Be Present: Csikszentmihalyi’s work has identified that one of the factors of flow is “intense and focused concentration” on the present moment. Makes sense, since we can’t be fully in something if our mind, intention or body is not fully involved.

On the mat this is often challenging, no matter what our experience level. As new yogis, we often get uncomfortable in the poses, feeling awkward and challenged, often yearning to get out. Even experienced yogis battle with fully being in each pose, perhaps jumping ahead of whatever the pose by predicting the sequence, or simply getting uncomfortable and looking forward to next movement. No matter what our level, often all the chatter in our mind and our “inner critic” further prevents us from being fully present. We are instead thinking about how we didn’t do that last movement right, or how we don’t look as good as the person on the mat next to us. But all of this only hinders us, and our flow. We need to just BE where WE are, not worrying about anyone else, or even about what we did up until that point, silencing our inner critic and just being present. Be in the pose of the moment. Breathe in it, and be there.

Off the mat it’s also often a challenge to stay present. We often get caught up thinking about what has already happened, or what’s to come in our lives. We repeat the past in our mind, letting it literally hold us back, instead of just letting it go. Or we are constantly thinking about (or worrying about) the future– what we still need, or all the things we don’t yet have. These are extremely limiting, and will block flow completely. When we are IN the moment, completely immersed in the present, we can’t be longing for anything of past or future. If we can just be where we are, trusting it’s exactly where we need to be, then are we able to experience the fullness of it, and move with ease through it.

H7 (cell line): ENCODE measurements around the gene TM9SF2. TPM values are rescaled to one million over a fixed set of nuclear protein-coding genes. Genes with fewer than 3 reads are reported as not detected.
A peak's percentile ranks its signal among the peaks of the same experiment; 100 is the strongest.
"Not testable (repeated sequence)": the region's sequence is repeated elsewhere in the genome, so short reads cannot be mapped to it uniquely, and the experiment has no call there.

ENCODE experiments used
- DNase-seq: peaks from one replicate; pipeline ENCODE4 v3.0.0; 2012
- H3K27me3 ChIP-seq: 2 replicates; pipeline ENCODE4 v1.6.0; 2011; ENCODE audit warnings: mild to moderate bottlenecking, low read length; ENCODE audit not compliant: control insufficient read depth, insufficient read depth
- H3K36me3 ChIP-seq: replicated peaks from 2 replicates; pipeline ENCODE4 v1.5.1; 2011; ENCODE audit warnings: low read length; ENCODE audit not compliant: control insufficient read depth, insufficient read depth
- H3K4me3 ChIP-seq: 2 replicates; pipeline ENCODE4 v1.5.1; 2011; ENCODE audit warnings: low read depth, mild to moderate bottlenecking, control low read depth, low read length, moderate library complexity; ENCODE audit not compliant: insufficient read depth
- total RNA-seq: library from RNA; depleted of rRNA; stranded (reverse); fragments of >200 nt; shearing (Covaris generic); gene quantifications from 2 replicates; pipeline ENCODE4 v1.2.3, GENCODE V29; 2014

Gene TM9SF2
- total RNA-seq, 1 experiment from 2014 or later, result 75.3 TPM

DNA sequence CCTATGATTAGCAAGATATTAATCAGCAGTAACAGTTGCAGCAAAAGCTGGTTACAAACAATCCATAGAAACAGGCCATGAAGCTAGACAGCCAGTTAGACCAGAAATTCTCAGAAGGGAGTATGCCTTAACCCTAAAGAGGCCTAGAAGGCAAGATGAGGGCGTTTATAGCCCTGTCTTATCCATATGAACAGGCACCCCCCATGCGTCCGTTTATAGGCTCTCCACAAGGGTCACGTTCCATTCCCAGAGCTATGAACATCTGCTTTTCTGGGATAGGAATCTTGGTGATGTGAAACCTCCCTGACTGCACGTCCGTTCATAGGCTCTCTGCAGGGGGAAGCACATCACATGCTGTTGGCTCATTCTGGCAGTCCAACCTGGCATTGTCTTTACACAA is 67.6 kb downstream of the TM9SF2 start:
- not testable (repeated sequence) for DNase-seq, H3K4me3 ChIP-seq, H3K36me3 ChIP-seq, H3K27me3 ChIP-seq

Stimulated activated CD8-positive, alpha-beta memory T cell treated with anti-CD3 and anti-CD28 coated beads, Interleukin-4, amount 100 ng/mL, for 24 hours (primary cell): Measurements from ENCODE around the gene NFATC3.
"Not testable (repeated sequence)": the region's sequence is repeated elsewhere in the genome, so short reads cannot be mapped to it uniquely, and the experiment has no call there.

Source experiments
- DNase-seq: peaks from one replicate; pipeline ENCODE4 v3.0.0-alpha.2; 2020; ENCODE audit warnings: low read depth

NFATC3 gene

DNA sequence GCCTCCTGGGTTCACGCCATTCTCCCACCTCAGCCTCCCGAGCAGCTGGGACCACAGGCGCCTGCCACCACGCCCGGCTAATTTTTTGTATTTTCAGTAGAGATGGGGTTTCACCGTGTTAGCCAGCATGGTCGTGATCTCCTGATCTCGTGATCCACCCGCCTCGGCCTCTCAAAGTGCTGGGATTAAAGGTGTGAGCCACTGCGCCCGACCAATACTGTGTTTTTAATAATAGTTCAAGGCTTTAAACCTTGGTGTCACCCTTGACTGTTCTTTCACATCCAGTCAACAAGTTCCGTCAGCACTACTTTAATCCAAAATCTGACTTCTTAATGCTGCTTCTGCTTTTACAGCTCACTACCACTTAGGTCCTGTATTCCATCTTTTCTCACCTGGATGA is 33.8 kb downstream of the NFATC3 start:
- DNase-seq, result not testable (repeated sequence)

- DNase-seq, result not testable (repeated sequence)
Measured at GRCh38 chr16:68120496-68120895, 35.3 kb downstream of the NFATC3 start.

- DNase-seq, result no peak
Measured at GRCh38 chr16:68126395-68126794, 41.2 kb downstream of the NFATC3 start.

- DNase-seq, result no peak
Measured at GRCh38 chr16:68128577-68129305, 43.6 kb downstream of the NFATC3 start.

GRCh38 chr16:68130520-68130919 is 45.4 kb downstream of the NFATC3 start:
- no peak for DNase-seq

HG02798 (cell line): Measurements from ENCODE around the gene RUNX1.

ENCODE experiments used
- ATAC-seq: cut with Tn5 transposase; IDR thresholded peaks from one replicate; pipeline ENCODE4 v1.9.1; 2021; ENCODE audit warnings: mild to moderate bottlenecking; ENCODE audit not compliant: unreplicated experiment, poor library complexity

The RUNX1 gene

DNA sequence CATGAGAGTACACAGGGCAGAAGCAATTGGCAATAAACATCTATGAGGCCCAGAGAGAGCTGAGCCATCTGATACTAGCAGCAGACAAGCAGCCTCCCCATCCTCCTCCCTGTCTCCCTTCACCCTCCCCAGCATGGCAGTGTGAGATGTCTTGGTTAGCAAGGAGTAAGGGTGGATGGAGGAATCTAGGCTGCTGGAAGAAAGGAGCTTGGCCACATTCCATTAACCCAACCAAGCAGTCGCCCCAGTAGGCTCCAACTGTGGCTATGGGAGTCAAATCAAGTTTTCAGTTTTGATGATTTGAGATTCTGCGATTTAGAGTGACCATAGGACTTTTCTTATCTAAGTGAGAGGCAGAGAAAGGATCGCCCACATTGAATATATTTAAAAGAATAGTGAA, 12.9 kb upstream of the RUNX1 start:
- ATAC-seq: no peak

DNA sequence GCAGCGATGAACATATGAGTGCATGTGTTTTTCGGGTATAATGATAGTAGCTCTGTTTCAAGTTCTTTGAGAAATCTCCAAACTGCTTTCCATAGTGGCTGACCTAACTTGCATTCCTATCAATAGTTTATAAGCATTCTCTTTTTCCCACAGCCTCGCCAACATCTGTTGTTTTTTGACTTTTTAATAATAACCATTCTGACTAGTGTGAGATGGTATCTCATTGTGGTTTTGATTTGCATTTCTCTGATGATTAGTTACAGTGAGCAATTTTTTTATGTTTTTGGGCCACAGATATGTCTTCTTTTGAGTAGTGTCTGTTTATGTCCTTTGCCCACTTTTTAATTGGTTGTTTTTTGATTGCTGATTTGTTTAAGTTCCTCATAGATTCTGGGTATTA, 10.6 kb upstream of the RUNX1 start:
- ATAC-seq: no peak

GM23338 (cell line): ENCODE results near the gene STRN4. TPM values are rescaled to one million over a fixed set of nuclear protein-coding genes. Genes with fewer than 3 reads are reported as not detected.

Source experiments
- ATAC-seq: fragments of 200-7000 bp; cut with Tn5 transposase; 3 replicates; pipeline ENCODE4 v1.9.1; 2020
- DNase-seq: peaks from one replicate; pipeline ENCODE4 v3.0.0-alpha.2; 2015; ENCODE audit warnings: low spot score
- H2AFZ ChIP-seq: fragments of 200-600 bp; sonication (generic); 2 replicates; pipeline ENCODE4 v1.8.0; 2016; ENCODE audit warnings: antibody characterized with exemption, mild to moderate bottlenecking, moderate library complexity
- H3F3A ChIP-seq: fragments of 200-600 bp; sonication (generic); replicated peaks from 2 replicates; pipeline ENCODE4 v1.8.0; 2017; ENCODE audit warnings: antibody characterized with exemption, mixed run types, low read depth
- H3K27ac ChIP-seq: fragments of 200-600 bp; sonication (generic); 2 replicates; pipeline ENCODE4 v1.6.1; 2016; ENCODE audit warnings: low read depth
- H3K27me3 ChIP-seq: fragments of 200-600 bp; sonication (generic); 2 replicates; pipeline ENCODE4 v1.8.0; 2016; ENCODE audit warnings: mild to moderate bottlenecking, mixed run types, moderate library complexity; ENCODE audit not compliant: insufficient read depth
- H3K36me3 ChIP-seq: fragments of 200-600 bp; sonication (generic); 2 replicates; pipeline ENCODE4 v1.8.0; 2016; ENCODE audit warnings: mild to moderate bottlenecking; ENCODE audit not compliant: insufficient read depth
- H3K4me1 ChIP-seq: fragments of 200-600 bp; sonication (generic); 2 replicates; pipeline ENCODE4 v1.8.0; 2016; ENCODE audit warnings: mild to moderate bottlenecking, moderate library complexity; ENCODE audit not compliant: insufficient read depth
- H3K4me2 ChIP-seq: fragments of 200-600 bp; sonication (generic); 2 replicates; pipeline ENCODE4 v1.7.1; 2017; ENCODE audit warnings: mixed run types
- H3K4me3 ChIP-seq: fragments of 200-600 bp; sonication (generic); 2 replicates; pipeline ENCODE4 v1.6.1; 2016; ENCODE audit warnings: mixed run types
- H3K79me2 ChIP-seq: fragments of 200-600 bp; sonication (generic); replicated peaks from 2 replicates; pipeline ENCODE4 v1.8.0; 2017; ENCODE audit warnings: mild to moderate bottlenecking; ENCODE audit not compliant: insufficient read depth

Just Breathe : Here comes the yoga teacher in me, bringing it all back to breath. I believe that both on and off the mat, a simple way to move toward flow begins with breathing. Focusing on the easy, steady, rhythmic, balance of breath can allow us to move toward a state of calm, ease and flow. Our inhales open us up, literally letting gravity (or the universe) fill us, and create more space within us. Our exhales allow us to release and let go, only to be filled again. It’s this steady, even cycle that allows us to tune in, and be in tune. Just  like the trees and so much of nature, we can effortlessly move through different seasons.

When we set our intentions, do the work/meet the challenges and remain present, we move toward flow. I believe the real yoga happens when we can drop out of our heads and into our hearts. When we can can operate from this space, letting our hearts lead, we can navigate with a little more ease– both on and off the mat. So, perhaps today we all breathe a little deeper, open up a little more and move with a little more steadiness and grace. Ultimately, we can find our flow.